Fine-scale genetic structure in the united arab emirates reflects endogamous and consanguineous culture, population history and geography.
Elliott KS., Haber M., Daggag H., Busby GB., Sarwar R., Kennet D., Petraglia M., Petherbridge LJ., Yavari P., Heard-Bey FU., Shobi B., Ghulam T., Haj D., Al Tikriti A., Mohammad A., Antony S., Alyileili M., Alaydaroos S., Lau E., Butler M., Yavari A., Knight JC., Ashrafian H., Barakat MT.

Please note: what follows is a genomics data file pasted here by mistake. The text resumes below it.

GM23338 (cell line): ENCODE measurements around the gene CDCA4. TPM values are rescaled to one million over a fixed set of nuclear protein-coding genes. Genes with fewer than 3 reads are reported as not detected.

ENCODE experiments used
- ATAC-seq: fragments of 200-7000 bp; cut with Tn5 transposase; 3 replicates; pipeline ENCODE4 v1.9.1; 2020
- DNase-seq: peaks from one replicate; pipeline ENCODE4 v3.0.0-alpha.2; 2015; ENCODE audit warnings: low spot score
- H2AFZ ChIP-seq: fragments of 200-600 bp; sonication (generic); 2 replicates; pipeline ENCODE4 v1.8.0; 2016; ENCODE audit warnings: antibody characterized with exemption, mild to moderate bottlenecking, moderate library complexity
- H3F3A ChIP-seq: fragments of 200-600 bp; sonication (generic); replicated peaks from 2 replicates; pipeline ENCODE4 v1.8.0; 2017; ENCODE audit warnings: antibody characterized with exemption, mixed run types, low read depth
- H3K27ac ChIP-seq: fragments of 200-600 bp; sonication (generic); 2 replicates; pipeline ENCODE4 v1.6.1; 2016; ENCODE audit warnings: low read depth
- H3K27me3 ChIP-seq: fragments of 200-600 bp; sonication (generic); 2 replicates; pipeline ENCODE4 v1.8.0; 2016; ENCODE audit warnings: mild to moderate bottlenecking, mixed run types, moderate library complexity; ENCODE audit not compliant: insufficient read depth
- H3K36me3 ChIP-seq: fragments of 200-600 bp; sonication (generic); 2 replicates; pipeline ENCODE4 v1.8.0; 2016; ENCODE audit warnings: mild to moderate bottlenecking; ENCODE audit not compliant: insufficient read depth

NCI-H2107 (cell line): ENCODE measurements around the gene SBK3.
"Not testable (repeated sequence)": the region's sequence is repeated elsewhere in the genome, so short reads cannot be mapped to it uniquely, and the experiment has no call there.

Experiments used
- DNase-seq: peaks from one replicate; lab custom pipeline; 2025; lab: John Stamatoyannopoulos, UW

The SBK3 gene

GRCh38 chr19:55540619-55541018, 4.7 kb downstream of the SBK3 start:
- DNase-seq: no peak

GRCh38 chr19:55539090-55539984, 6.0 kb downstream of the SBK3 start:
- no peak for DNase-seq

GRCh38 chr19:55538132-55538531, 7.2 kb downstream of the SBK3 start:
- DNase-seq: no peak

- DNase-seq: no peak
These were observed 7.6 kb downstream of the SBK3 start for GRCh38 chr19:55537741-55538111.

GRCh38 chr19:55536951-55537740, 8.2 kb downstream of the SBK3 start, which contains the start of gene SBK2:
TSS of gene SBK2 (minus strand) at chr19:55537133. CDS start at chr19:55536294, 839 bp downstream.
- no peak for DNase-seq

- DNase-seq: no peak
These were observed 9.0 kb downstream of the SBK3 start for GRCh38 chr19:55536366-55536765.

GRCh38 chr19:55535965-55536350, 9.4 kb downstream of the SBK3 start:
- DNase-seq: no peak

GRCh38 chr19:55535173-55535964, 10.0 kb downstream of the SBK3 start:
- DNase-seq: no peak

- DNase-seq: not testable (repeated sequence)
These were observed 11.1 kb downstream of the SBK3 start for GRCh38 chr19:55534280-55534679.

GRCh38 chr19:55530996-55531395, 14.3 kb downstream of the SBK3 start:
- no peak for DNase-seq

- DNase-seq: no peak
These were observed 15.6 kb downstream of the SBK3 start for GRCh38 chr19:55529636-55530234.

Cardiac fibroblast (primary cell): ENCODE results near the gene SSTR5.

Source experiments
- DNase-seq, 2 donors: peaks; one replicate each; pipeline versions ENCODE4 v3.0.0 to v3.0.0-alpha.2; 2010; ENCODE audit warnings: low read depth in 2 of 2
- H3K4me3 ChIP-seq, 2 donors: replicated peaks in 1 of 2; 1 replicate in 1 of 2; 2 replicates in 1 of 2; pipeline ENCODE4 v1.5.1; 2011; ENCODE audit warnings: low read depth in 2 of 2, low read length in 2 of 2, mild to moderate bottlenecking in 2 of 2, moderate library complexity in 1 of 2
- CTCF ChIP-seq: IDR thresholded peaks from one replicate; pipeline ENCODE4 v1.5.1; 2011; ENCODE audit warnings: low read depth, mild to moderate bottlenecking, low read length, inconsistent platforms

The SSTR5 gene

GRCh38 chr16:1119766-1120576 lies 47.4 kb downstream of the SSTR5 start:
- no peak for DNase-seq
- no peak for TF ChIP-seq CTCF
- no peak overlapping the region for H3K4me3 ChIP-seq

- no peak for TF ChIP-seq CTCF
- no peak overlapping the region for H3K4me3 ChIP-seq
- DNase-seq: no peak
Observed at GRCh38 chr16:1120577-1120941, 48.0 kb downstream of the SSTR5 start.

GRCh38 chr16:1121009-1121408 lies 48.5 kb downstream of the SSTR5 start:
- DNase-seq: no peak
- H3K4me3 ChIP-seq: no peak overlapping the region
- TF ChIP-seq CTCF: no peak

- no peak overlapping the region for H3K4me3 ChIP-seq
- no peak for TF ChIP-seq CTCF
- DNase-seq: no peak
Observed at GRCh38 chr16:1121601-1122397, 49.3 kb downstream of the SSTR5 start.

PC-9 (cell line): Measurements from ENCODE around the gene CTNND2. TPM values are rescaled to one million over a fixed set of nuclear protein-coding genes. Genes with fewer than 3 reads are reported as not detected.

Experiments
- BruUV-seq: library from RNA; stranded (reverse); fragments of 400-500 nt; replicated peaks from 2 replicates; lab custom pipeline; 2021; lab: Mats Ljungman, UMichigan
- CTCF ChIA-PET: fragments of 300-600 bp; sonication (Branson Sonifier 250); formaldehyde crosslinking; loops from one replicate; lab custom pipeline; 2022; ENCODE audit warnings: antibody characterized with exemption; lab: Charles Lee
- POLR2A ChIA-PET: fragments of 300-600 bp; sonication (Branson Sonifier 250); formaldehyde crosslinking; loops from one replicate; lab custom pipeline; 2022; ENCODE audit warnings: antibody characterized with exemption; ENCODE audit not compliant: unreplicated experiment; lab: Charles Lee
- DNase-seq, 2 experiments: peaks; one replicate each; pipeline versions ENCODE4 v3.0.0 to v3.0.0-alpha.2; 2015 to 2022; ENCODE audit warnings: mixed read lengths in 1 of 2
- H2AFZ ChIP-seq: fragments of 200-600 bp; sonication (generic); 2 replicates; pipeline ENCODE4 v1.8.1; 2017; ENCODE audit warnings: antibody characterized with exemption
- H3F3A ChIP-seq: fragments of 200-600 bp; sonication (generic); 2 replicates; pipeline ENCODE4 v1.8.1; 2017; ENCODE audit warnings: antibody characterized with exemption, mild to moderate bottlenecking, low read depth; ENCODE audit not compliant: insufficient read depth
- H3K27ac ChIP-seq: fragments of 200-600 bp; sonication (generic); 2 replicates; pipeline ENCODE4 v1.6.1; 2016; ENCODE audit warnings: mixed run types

The indigenous population of the United Arab Emirates (UAE) has a unique demographic and cultural history. Its tradition of endogamy and consanguinity is expected to produce genetic homogeneity and partitioning of gene pools while population movements and intercontinental trade are likely to have contributed to genetic diversity. Emiratis and neighbouring populations of the Middle East have been underrepresented in the population genetics literature with few studies covering the broader genetic history of the Arabian Peninsula. Here, we genotyped 1,198 individuals from the seven Emirates using 1.7 million markers and by employing haplotype-based algorithms and admixture analyses we reveal the fine-scale genetic structure of the Emirati population. Shared ancestry and gene flow with neighbouring populations display their unique geographic position while increased intra- vs inter-Emirati kinship and sharing of uniparental haplogroups, reflect the endogamous and consanguineous cultural traditions of the Emirates and their tribes.